ISIL begins mass slaughter in Mosul
Islamic State reportedly shoots hundreds of men and boys as it rounds up families to use as human shields
ISIL forces reportedly massacred hundreds of men and boys in Mosul yesterday as fears grow that families are being used as human shields against approaching Iraqi-led forces.
The jihadist group rounded up and shot 284 men and boys before dumping their bodies in a mass grave in northern Mosul, according to CNN.
They were reportedly lined up and shot on the grounds of a former agricultural college, where young Iraqis were once taught how to grow food in their country's punishing climate, and then buried by a bulldozer.
The alleged massacre came after the UN voiced fears for 550 families who had been seized from nearby villages this week and marched into Mosul.
"We are gravely worried by reports that Isil is using civilians in and around Mosul as human shields as the Iraqi forces advance, keeping civilians close to their offices or places where fighters are located, which may result in civilian casualties," said Zeid Ra'ad al Hussein, UN High Commissioner for Human Rights.
"There is a grave danger that Isil fighters will not only use such vulnerable people as human shields but may opt to kill them rather than see them liberated."
Ravina Shamdasani, a UN spokesman citing "verified information" from local contacts, said 200 families were forced to walk to Mosul from Samalia village on Monday, while another 350 families left Najafia village for Mosul on the same day.
"This would seem to indicate that the reason for these moves is to use them for the purposes of human shields," she said.
Meanwhile, toxic fumes released when jihadists torched a sulphur plant near Mosul earlier this week killed two Iraqi civilians and forced US troops at a nearby base to wear masks.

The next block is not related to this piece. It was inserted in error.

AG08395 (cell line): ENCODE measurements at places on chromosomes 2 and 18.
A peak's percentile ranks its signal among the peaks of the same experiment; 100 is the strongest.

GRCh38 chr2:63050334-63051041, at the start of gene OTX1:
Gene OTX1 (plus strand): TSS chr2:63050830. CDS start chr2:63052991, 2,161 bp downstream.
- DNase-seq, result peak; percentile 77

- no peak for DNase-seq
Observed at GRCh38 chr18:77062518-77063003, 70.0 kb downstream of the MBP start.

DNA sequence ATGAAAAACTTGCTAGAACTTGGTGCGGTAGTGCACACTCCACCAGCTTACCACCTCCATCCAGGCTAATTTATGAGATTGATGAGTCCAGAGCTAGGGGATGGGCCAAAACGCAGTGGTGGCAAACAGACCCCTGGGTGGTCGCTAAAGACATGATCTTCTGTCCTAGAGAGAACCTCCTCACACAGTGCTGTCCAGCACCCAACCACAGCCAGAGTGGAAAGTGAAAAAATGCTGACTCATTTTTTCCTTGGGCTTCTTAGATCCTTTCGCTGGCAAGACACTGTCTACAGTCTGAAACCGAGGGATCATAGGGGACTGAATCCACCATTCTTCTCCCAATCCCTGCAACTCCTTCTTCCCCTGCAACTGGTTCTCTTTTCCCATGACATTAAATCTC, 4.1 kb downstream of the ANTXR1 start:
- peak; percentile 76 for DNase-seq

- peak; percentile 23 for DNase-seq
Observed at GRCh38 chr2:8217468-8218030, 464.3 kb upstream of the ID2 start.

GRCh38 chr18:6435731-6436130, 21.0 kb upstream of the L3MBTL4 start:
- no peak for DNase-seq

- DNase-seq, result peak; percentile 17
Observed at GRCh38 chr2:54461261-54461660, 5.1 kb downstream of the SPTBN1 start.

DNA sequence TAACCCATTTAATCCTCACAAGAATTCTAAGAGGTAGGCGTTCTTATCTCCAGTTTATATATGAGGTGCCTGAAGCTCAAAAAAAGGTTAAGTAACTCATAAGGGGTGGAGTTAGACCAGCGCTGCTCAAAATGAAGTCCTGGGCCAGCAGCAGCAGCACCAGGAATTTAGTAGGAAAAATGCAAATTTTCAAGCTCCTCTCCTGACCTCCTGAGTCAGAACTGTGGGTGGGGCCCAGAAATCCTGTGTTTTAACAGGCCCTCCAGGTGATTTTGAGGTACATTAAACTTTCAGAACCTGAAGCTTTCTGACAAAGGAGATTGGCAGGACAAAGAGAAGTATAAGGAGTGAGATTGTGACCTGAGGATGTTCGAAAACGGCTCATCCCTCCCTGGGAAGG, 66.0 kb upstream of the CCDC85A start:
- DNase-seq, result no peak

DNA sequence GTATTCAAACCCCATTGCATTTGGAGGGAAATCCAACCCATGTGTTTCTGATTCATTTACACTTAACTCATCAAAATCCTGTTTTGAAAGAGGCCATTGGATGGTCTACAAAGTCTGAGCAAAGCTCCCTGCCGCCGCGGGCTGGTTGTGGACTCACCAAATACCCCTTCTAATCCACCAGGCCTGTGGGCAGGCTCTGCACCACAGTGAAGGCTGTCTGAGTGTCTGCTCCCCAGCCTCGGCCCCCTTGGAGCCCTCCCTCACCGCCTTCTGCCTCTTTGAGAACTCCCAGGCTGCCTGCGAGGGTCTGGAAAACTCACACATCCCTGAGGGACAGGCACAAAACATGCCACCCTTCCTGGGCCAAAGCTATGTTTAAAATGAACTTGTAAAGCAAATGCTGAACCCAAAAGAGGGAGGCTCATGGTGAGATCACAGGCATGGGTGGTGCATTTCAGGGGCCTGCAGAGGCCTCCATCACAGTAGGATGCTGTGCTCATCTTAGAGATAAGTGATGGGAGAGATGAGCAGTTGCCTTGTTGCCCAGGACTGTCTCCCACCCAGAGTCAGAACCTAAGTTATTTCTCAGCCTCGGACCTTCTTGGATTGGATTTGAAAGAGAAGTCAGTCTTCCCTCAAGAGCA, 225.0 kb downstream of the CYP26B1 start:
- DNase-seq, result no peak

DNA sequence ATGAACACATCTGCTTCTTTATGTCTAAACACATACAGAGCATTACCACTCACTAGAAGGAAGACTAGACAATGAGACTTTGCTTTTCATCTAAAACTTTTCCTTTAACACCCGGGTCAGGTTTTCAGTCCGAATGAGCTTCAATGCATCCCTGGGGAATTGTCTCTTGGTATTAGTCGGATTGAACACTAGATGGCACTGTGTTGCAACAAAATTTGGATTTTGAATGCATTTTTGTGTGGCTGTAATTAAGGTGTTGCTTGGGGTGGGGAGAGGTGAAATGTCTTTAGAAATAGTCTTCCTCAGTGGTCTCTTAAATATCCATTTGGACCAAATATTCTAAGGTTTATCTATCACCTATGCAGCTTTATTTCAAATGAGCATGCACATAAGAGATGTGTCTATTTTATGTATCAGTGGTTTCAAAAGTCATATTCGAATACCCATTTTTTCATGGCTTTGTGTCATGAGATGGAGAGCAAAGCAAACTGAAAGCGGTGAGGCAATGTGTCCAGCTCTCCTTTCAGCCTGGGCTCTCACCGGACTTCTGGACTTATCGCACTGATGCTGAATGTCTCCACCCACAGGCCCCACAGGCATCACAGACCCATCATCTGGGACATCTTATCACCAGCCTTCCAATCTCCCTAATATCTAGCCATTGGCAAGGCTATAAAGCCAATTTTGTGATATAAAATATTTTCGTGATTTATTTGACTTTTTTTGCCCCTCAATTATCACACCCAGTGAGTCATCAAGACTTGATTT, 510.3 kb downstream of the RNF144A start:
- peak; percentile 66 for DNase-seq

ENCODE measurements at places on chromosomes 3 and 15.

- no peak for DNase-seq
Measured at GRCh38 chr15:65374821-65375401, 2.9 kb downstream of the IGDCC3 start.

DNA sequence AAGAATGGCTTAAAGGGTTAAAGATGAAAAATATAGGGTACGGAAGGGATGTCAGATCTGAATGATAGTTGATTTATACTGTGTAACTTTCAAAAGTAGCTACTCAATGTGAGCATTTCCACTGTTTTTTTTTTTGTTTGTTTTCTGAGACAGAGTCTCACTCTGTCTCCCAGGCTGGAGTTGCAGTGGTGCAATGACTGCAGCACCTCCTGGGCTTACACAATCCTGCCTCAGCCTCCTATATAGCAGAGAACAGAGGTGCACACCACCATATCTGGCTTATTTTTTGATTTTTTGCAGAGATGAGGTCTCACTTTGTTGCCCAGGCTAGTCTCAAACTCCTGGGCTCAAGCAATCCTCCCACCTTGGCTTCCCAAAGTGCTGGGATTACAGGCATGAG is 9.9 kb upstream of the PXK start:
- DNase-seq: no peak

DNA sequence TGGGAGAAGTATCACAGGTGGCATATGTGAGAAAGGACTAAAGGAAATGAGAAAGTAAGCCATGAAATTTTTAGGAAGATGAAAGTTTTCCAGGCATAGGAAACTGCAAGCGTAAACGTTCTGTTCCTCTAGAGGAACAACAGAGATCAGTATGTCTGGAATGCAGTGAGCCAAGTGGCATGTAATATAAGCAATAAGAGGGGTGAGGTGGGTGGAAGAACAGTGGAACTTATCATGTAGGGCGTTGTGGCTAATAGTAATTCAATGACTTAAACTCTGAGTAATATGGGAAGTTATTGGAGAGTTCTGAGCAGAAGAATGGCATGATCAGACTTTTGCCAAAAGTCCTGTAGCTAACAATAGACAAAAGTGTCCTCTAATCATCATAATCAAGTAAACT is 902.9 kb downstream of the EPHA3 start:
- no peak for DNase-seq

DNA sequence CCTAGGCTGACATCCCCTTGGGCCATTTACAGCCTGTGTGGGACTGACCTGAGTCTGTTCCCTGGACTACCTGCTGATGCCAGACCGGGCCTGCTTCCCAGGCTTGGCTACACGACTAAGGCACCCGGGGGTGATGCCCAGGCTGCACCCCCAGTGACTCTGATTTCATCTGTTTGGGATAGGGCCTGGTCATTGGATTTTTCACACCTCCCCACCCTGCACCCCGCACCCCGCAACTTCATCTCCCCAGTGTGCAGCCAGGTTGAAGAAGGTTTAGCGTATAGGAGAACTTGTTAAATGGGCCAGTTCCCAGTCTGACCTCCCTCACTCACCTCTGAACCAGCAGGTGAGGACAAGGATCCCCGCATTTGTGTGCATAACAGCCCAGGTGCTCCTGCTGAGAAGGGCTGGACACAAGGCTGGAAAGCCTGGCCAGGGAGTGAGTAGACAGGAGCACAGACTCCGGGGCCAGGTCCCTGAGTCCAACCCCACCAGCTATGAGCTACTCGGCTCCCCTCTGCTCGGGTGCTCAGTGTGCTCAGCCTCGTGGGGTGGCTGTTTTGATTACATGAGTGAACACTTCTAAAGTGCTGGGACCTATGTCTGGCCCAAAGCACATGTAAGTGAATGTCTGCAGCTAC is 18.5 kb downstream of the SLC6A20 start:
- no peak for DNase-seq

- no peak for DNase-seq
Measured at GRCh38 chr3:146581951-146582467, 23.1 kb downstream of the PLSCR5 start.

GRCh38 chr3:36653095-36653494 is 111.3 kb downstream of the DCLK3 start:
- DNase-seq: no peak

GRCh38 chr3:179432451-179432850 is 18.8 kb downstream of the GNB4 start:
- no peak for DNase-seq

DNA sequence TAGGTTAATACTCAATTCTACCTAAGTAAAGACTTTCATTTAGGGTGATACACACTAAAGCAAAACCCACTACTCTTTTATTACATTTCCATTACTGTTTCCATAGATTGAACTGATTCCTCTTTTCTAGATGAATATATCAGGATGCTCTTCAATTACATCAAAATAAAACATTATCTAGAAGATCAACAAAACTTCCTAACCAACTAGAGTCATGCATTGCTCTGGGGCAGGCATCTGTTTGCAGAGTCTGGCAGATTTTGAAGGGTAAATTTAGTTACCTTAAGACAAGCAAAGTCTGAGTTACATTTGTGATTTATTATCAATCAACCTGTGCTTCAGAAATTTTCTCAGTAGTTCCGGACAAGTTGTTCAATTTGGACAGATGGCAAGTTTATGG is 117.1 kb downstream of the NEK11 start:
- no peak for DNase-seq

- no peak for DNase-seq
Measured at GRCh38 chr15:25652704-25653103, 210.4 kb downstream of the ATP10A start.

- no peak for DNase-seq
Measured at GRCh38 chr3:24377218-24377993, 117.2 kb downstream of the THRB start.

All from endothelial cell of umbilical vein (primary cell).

The smoke plume slowed down the movement of Iraqi troops, Gen Qusay Hamid Kadhem told the AFP news agency. Hospital sources reported that nearly 1,000 people were treated for breathing problems.
Ash Carter, the US Secretary of Defence, made an unscheduled stop in Baghdad so he could be briefed on the progress of coalition forces as they closed on Mosul. He was due to meet Iraqi prime minister Haider al-Abadi and senior military officials.
Carter's visit was meant partly to try to smooth over tensions between Iraq and Turkey, who have been at odds over the Mosul operation.
Turkey has insisted that its forces should play a role in the assault on Mosul but Iraq has so far firmly resisted any Turkish presence. The Iraqi prime minister reiterated his opposition after the meeting, saying: "I know that the Turks want to participate, we tell them thank you, this is something the Iraqis will handle and the Iraqis will liberate Mosul and the rest of the territories."
Iraqi security forces also continued to battle Isil fighters who had attacked the city of Kirkuk. A small force of gunmen and suicide bombers struck inside the city, which is 160km southeast of Mosul, on Friday.
The group of jihadists targeted a prison in an effort to free their comrades and also attacked the governor's offices and several police stations. Iraqi officials said the attack was an apparent effort to draw troops away from Mosul.
Isil has been publishing daily "fact sheets" on the battle for Mosul on social media.
In an update, it celebrated the killing of chief petty officer Jason Finan, 34, as the death of "an American crusader soldier".
Finan, 34, who was killed on Thursday, was the first American to die in the Mosul offensive and the fourth American killed since US operations against Isil began in 2014.
Mosul is Isil's last city stronghold in Iraq and if it does fall the so-called "caliphate" will have only its de facto capital in Raqqa left out of territory that once stretched from northern Syria towards central Iraq.
Iraqi and Kurdish troops have captured a number of villages around the city but are still several miles outside Mosul itself and bracing for potentially fierce street-to-street fighting once they get inside.
Karim Sinjari, the interior minister for the Kurdish regional government, said there were some signs of people inside Mosul rising up against Isil in anticipation of the arrival of Iraqi forces.
However, he warned that the battle would not be over quickly and that the roughly 8,000 jihadists in the city would put up fierce resistance with suicide bombers, snipers and booby traps.